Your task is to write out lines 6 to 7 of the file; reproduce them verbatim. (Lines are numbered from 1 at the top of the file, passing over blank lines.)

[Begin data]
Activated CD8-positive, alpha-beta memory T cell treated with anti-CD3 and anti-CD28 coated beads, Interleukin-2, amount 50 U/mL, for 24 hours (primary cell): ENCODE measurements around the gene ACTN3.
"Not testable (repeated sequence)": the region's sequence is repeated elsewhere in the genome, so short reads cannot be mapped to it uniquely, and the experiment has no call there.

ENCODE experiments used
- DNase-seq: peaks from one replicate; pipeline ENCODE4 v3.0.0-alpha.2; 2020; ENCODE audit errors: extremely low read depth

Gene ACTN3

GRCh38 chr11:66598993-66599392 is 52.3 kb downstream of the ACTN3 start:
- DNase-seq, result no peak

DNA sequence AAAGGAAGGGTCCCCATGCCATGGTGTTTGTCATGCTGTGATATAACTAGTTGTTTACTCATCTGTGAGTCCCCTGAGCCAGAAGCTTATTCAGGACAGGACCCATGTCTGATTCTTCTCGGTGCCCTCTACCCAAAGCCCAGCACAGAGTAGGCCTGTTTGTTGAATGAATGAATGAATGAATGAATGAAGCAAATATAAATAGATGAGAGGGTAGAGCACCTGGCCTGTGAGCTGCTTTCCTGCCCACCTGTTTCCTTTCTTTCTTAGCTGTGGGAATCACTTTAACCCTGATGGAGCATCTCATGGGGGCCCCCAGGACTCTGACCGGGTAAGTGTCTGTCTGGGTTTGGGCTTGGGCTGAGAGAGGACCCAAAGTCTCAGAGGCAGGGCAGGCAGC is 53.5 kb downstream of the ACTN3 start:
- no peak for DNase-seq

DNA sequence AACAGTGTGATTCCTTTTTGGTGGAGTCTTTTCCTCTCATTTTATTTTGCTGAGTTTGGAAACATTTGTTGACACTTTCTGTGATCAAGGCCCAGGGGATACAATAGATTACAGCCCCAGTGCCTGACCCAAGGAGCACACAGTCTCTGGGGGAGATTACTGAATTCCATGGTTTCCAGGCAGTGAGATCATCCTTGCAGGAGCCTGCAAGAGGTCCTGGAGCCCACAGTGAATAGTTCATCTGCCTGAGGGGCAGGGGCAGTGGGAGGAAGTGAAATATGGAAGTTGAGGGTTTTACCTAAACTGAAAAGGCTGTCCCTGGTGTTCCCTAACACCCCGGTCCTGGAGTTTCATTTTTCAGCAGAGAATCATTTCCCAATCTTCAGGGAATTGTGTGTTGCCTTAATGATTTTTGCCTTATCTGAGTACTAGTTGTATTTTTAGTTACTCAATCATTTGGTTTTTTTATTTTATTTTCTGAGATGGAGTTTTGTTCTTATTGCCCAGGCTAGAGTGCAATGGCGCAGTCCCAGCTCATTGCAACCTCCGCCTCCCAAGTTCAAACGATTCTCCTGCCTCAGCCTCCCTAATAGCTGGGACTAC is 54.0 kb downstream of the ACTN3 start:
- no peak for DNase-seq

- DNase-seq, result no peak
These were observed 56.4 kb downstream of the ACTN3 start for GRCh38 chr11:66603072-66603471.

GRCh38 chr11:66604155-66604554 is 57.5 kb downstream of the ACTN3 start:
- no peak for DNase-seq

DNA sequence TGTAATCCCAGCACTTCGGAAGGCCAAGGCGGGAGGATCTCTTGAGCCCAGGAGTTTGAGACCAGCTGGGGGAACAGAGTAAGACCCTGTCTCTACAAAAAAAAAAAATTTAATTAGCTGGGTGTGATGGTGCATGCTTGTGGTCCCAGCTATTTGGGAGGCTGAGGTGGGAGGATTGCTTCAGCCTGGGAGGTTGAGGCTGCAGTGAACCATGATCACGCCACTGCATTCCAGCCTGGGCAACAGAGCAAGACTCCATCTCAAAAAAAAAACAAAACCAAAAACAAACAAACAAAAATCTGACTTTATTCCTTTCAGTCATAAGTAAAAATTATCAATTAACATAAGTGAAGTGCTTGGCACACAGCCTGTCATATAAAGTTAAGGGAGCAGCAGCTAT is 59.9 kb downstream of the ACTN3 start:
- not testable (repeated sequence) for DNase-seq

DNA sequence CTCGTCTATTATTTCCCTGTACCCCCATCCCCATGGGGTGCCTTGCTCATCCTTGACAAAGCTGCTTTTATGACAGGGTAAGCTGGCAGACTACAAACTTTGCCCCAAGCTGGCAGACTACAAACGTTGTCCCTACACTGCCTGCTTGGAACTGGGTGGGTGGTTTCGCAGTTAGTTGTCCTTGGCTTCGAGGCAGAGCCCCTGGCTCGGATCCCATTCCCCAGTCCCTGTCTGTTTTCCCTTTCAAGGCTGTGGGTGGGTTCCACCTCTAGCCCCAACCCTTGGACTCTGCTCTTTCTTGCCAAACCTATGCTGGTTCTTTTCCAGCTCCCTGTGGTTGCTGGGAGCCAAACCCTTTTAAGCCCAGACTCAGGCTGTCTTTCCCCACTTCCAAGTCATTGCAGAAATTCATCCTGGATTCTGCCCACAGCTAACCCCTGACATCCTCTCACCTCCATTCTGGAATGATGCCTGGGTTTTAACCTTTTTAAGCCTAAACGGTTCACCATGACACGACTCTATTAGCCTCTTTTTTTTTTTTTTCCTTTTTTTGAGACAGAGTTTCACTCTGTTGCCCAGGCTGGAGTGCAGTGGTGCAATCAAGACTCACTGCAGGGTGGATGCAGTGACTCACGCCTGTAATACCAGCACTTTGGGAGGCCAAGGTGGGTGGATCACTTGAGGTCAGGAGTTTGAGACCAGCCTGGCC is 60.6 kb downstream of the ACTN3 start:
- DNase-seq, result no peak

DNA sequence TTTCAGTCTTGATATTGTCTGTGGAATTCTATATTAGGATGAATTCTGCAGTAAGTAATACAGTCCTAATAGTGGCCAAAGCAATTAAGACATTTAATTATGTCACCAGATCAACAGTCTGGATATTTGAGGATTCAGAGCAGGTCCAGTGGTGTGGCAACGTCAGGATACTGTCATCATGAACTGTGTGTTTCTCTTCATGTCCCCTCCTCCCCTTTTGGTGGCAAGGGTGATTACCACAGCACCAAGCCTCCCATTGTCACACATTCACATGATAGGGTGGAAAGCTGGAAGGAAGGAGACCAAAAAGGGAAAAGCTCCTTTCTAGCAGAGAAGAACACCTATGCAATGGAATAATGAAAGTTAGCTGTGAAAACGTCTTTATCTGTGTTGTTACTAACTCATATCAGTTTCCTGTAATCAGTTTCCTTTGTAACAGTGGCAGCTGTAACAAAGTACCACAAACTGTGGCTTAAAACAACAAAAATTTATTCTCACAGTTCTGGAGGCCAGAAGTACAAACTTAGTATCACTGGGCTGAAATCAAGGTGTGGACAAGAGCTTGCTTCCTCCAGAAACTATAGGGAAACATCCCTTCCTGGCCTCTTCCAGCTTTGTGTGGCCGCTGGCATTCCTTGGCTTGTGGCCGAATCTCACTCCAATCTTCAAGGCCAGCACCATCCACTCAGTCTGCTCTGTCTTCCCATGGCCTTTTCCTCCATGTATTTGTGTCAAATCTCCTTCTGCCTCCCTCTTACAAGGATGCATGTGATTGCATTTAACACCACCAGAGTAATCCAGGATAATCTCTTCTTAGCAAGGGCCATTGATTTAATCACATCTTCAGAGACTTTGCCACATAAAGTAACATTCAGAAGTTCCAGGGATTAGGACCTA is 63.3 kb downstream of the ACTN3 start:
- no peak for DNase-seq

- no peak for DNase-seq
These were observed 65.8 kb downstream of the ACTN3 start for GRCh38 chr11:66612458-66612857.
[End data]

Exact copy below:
GRCh38 chr11:66598993-66599392 is 52.3 kb downstream of the ACTN3 start:
- DNase-seq, result no peak